Leave it? Leave it!!

How this common dog training command can actually make your dog unreliable!

Typically, the dog training command “Leave it” is used by dog owners when they are walking their dog, and their dog tried to get to something.  A piece of food on the ground, another dog they might be walking past, a person, etc.   They will be walking their dog, their dog loses focus to go after something, they will say “leave it”, the dog’s focus will return, then they sometimes reward the dog, and move on.

The dog training command "leave it" creates an unreliable puppy. Instead think of what dog training command he he should be doing.

My 14-week-old Labrador Retriever puppy, Marco, demonstrates “Stay” vs. “Leave it”.

When I hear someone use a “Leave it” command, it’s like nails on a chalkboard to me, because in my opinion, using this command just teaches your dog to be unreliable.

Of course, “leave it” is used in other contexts as well.  Sometimes it’s used in place of a “drop” command, for example.   But, when it’s used after a dog has lost his focus, what you’re really doing is teaching your dog to expect another command, instead of maintaining the command you’ve already given, like “heel” or “stay”.    To make matters worse, if you subscribe to the theory that after you give your dog a command, you should reward him/her after they do it (which you should!) then once your dog does “leave it”, theoretically, you should reward them for doing so.     So, in this scenario, your dog is heeling.   Don’t you think that you should instead, reinforce the “heel”, since that’s what your dog was doing in the first place?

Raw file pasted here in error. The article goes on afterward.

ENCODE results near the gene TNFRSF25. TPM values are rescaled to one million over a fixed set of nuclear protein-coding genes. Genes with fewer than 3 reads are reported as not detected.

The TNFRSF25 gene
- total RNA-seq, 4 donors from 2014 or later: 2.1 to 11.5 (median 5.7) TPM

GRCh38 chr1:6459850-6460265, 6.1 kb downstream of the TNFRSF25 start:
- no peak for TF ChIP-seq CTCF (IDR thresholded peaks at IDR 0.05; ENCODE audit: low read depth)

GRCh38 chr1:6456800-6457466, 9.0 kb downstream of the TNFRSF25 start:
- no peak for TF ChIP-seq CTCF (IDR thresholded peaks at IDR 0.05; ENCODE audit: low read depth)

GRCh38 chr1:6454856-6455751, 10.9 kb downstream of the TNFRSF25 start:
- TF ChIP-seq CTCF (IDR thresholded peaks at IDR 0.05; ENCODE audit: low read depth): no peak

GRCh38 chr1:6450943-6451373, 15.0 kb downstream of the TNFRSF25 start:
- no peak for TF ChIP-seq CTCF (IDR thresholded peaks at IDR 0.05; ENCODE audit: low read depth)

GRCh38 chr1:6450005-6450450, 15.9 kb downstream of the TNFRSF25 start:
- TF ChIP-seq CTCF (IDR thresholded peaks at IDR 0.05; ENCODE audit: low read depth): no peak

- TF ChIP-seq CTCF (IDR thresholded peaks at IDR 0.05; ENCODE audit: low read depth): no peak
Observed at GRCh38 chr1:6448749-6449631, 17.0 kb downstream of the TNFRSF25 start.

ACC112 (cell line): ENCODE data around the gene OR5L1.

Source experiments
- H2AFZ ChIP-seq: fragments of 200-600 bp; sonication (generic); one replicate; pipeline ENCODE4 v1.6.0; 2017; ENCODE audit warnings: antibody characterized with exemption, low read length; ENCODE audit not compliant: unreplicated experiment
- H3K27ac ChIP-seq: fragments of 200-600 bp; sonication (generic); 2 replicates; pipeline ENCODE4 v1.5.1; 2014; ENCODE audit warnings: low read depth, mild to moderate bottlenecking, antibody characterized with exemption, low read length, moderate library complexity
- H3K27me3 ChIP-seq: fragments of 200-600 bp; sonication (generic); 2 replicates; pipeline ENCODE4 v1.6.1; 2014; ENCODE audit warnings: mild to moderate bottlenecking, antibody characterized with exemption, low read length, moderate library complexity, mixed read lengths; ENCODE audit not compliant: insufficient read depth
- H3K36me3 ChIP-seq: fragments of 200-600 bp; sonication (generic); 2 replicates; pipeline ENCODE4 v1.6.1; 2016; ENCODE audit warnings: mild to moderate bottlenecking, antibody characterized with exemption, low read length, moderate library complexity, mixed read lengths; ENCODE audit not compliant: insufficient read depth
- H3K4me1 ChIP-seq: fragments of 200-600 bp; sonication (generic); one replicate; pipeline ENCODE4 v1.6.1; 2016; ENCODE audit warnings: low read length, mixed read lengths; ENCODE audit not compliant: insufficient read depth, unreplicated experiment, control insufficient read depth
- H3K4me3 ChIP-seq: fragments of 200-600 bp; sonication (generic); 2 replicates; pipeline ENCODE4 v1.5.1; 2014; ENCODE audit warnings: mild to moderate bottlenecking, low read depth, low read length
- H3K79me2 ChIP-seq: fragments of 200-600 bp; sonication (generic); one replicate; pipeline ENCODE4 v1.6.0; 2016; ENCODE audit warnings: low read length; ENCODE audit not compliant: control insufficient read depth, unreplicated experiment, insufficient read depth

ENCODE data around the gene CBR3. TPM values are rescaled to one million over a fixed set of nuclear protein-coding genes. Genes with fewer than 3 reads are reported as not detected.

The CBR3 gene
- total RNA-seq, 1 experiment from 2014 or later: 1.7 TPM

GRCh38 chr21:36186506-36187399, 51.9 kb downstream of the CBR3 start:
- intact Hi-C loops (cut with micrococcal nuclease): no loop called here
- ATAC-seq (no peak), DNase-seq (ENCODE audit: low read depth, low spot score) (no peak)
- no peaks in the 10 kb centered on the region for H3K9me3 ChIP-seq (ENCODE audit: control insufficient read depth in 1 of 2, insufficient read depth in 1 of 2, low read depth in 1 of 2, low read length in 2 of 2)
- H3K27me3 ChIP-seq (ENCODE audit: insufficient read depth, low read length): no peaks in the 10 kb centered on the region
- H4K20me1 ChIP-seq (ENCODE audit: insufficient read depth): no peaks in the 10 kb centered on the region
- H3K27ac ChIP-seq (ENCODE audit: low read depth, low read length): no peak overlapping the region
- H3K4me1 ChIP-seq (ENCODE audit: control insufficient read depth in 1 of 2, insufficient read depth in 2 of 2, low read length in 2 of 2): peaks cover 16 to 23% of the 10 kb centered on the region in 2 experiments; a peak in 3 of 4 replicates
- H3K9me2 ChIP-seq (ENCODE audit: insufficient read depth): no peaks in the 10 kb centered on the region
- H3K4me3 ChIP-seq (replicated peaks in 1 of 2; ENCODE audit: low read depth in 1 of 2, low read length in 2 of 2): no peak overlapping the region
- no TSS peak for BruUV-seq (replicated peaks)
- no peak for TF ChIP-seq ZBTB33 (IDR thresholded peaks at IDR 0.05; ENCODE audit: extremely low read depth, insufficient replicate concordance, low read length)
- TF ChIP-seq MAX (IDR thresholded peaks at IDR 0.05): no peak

Suppose you’re walking your dog and you stop to talk to your neighbor.  Your dog stops with you and sits nicely, so you reward him/her.   He continues to sit there, as he/she has been taught, and then another dog comes around the corner and starts to walk past.   If your dog begins to show interest, as if they want to get up and check out the other dog, what do you say?  If you use “leave it”, you’re teaching your dog to test you every time they lose focus, so that you’ll give the secondary command.  Furthermore, if they do leave it, and you reward them, doesn’t it seem like you’re actually rewarding them for losing focus in the first place?   (And if you don’t, then you’re going to begin to go down the slippery slope of having your dog respond to commands without being rewarded, or worse, using commands in the negative, rather than positive)

When you’re tempted to use a “leave it” command, just think of what command your dog should be doing when you use it?  Is it “heel”?  “Stay”?   Then, reinforce that command.  Finally, when it’s appropriate, try to immediately set that situation up again so you can reward your dog for maintaining focus.  (End a training opportunity on a positive note!)  Your goal should be to not need to use a command like “leave it” in the first place.  This will make your dog so much more reliable in the long-term!

In a few weeks, I’ll have a New York City dog trainer, and a Washington DC dog trainer here in Delaware taking my Professional Dog Trainer’s course.   Their goals will be to make their client’s dogs as reliable as possible, so this will be a subject we cover in depth!

 

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